The Fun of the Seasaw

Remember the fun of the seesaw? Dig up those playground experiences for a moment and recall what it was like for you to sit on one end while someone else was on the other. For me the pleasure is in staying on while getting to go up and also getting to come back down and watching the other person hang on. And if you’re more adventurous, enjoying the bumps.

It took a risk for me to get on, as I recall, trying to find balance with the person on the other end, getting ready when the “bumping” started and negotiating when to get off. It takes mental preparation to enjoy the seesaw.

Now I remind myself that someone who weighs more doesn’t get the joy of being suspended in the air. Someone who weighs less doesn’t get the thrill of control. Yet somehow, it’s important to reach the ground and get back up, tottering back and forth.

Dealing with life’s tough conversations is like getting on the seesaw. It requires mentally preparing to find the balance between two key things: intention and relationship.

Perhaps we want someone to know how their actions have affected us, or we want them to be informed of a decision we’ve come to. Quite often we plunge right into the talk, similar to hoisting them in the air without any advance notice. Worse yet, we resolve a change in plans as a result.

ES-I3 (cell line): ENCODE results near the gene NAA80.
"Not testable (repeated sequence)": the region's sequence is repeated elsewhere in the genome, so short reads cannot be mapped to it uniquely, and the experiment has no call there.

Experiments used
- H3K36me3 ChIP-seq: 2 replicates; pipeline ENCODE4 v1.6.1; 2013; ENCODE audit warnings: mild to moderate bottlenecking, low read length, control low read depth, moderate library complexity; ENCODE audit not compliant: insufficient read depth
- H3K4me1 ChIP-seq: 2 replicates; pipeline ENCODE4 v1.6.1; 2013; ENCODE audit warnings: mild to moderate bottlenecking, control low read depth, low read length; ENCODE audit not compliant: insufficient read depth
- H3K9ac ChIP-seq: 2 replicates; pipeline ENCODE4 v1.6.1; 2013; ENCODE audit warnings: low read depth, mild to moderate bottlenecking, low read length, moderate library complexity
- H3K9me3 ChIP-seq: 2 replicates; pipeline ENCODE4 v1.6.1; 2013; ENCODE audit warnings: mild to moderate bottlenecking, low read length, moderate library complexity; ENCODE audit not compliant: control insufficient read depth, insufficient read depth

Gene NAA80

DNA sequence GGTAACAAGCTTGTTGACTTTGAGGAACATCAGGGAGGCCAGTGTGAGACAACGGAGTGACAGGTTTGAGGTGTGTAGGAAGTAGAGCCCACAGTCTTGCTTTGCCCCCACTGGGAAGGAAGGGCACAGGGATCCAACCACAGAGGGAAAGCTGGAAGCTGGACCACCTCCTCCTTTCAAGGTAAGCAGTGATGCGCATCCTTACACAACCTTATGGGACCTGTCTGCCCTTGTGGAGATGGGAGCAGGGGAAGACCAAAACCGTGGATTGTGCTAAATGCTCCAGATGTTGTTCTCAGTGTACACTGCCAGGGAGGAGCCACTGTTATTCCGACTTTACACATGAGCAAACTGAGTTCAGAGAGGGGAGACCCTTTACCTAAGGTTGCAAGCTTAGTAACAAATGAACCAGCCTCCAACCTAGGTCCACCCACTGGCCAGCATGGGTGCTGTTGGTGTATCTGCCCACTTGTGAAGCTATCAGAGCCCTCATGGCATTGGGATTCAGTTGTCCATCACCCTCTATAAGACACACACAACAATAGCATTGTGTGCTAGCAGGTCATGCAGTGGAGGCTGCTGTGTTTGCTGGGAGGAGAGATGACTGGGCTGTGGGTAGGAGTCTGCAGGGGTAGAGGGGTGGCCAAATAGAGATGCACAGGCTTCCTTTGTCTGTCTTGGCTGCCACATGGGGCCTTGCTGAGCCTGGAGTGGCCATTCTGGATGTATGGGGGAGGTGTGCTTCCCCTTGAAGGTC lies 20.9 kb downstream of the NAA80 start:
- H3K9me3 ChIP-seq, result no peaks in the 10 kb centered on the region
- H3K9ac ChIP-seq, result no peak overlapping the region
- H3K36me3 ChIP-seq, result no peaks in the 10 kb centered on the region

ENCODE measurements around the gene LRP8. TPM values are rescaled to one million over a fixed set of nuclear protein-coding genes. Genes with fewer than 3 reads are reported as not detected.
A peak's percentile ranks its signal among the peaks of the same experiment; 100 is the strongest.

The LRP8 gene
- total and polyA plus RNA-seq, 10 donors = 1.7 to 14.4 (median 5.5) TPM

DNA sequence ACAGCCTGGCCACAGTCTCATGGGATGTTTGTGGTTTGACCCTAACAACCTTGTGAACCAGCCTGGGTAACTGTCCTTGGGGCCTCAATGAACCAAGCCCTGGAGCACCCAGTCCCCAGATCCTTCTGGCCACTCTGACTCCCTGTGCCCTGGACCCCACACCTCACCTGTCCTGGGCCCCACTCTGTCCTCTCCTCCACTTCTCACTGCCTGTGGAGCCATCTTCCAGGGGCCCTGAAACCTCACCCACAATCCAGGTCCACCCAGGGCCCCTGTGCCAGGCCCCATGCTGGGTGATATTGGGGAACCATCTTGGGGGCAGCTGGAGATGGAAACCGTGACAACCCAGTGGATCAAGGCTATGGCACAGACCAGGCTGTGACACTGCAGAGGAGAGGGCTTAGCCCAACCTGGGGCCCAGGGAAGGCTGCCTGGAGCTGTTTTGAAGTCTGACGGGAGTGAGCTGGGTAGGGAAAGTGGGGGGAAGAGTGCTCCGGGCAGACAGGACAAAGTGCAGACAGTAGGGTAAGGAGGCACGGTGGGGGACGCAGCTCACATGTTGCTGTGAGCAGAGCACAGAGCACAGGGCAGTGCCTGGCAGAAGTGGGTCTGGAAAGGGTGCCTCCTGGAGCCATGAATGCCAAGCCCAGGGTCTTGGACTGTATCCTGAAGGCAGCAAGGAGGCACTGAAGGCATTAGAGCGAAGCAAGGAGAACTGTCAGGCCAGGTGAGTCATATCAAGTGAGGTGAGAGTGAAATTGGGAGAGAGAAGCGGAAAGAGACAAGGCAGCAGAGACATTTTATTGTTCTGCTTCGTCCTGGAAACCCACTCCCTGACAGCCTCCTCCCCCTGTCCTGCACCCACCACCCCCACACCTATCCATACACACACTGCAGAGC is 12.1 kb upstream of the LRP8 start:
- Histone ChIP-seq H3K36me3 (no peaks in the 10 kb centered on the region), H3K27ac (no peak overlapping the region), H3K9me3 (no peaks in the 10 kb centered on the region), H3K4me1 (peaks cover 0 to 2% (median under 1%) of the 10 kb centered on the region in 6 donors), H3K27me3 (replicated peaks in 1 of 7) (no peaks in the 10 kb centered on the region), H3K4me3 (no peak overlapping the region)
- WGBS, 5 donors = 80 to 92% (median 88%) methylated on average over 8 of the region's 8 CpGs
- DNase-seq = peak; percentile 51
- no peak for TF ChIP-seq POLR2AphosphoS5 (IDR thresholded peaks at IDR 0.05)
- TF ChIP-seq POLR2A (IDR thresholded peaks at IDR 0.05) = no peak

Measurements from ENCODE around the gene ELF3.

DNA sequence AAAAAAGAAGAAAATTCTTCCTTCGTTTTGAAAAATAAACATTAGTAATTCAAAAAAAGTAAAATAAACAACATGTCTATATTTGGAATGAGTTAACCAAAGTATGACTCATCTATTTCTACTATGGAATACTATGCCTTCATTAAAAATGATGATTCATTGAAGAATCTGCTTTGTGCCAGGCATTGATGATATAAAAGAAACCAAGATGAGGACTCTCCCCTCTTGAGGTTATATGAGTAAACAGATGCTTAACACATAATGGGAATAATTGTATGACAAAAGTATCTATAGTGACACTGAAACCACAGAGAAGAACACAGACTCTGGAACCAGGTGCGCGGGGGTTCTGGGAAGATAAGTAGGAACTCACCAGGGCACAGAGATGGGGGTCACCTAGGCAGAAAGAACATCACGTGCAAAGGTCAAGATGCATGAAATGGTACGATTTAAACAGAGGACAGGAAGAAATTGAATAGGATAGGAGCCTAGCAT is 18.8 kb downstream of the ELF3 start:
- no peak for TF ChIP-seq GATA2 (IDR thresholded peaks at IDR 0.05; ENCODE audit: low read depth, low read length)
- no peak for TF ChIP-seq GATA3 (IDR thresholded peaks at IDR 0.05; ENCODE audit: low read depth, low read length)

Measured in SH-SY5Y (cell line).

“You always leave the seat up.” (startling them into a hoisted position)
“Use the kids’ bathroom from now on.”(plunking straight down)

The weight of that message leaves no room for negotiation, for a 2-way conversation. It seems the intent is to create pain. Even if it isn’t, that’s the message that comes across.

A testing of the balance between relationship and message would have helped.
“Honey, I know you aren’t trying to anger me, but when you leave the seat up I get frustrated. Would you please pay attention to this habit for me?”
This gently lifts them off the ground and also gives them a safe landing.

I had a friend back on that playground that I trusted. When we seesawed, we would get to the point when our faces began to give away our willingness to get more adventurous. That’s when we telegraphed our intention to bump. Our eyes would expand and our smiles would widen into grins. It was the signal to hang on and brace our behinds for impact.

In good fun, we saw how long we could withstand the pranks of jolting each other. Conversation is much the same. When we know each other well enough to distinguish between sarcasm and fun, we focus on agreed-upon areas for humor, not letting instances of the past become fair game for mockery.

Relationship and intention are the two focal points that keep conversation fun, adventurous and enjoyable. When we teeter around without focus on relationship, or before we have decided our intention, we heavily weight the moment for failure.

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On January 14th, 2010, posted in: Uncategorized by